Theorem 2.2. Suppose that a mapping with satisfies the functional inequality for all and the perturbing function satisfies for all . Then, there exists a unique additive mapping defined by such that for all .

Proof. Replacing by in (2.6), we obtain for all . Letting and in (2.9), we get for all . Putting and in (2.6), we have for all . Replacing by in (2.11), we obtain for all . It follows from (2.10) and (2.12) that for all . If we replace by in (2.13), then we get that
It follows from (2.14) that for all nonnegative integers and with and . Since the right-hand side of (2.15) tends to zero as , by the convergence of the series (2.7), we obtain that the sequence is Cauchy for all . Because of the fact that is complete, it follows that the sequence converges in . Therefore, we can define a mapping as Moreover, letting and taking in (2.15), we get for all .
It follows from (2.6) and (2.7) that for all . So the mapping is additive.
Next, let be another additive mapping satisfying (2.8). Then, we have for all and all . Taking the limit as , we conclude that for all . This completes the proof.

If we put and in the following corollaries, respectively, then we lead to the desired results.

Corollary 2.3. Let for with and . If a mapping with satisfies the following functional inequality for all , then there exists a unique additive mapping such that for all , where .

Corollary 2.4. Let and for . If a mapping with satisfies the following functional inequality for all , then there exists a unique additive mapping such that for all .

Theorem 2.5. Suppose that a mapping satisfies the functional inequality for all , and the perturbing function satisfies for all . Then, there exists a unique additive mapping defined by such that for all .

Proof. We note that since by the convergence of (2.26). Now, if we replace by in (2.14), for all . Then, it follows from the last inequality that for all nonnegative integer and all . The remaining proof is similar to the corresponding part of Theorem 2.2. This completes the proof.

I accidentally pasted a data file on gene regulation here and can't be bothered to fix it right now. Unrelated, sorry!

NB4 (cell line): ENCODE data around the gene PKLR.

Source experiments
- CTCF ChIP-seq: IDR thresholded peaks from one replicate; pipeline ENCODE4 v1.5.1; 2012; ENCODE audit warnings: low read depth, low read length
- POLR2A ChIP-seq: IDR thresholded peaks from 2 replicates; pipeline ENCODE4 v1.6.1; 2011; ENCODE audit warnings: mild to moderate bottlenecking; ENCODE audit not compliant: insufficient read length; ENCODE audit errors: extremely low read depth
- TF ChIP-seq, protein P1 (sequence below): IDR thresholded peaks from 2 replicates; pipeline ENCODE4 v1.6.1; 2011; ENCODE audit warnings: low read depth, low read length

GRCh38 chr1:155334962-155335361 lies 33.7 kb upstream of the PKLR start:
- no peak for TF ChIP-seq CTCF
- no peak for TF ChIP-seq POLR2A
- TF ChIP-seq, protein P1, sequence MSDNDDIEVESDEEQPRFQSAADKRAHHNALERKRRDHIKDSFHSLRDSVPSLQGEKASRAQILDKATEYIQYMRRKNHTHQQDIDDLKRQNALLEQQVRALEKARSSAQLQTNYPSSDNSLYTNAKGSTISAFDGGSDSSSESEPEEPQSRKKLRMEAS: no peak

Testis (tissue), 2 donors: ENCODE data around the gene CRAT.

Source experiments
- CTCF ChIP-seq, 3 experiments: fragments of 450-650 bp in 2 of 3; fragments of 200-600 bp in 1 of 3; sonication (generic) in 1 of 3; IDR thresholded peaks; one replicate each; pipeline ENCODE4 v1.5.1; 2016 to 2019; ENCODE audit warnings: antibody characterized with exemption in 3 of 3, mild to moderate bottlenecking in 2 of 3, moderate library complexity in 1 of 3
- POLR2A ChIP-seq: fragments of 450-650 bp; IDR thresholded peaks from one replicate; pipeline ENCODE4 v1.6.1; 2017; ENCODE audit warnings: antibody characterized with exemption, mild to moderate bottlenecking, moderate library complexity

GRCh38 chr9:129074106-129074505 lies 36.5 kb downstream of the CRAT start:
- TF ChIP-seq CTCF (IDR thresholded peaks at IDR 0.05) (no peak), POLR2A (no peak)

If we put and in the following corollaries, respectively, then we lead to the desired results.

Corollary 2.6. Let for with and . If a mapping satisfies the following functional inequality for all , then there exists a unique additive mapping such that for all , where .

Corollary 2.7. Let and for . If a mapping satisfies the following functional inequality for all , then there exists a unique additive mapping such that for all .

The following is a simple example that the additive functional inequality is not stable for the singular case in Corollaries 2.4 and 2.7.

Example 2.8. Fix and put . Let be defined by and define by which can be found in [9]. It follows from the same argument as in the example of [9] that satisfies the functional inequality for all . In fact, if , then (2.36) is trivially fulfilled. Next, if , then there exists an such that which implies that Thus, we see that for all . As a result, we infer that for all . Finally, if , then one has by use of boundedness of for all . Therefore, satisfies the functional inequality (2.36) and so for all . However, there do not exist an additive function and a constant such that

Remark 2.9. The stability problem on the singular case in Corollaries 2.3 and 2.6 is not easy and it remains with us unsolved for providing a counterexample on the singular case .

3. Alternative Generalized Hyers-Ulam Stability of (1.8)

From now on, we investigate the generalized Hyers-Ulam stability of the functional inequality (1.8) using the contractive property of perturbing term of the inequality (1.8).

Theorem 3.1. Suppose that a mapping with satisfies the functional inequality for all and there exists a constant with for which the perturbing function satisfies for all . Then, there exists a unique additive mapping given by such that for all .

Proof. It follows from (2.15) and (3.2) that for all nonnegative integers and with and . Since the sequence is Cauchy for all , we can define a mapping by Moreover, letting and in the last inequality yields the approximation (3.3).
The remaining proof is similar to the corresponding part of Theorem 2.2. This completes the proof.

Corollary 3.2. Let be a nontrivial function satisfying If with is a mapping satisfying the following functional inequality for all and for some , then there exists a unique additive mapping such that for all .

Proof. Letting and applying Theorem 3.1 with , we obtain the desired result.

Theorem 3.3. Suppose that a mapping satisfies the functional inequality for all and there exists a constant with for which the perturbing function satisfies for all . Then, there exists a unique additive mapping defined by such that for all .

Proof. We observe that because , which follows from the condition . It follows from (2.29) and (3.10) that for all nonnegative integer and all .
The remaining proof is similar to the corresponding part of Theorem 2.2. This completes the proof.

Corollary 3.4. Let be a nontrivial function satisfying If is a mapping satisfying the following functional inequality for all and for some , then there exists a unique additive mapping such that for all .

Proof. Letting and applying Theorem 3.3 with , we lead to the approximation.

Acknowledgment

This study was supported by the Basic Research Program through the National Research Foundation of Korea funded by the Ministry of Education, Science, and Technology (No. 2012R1A1A2008139).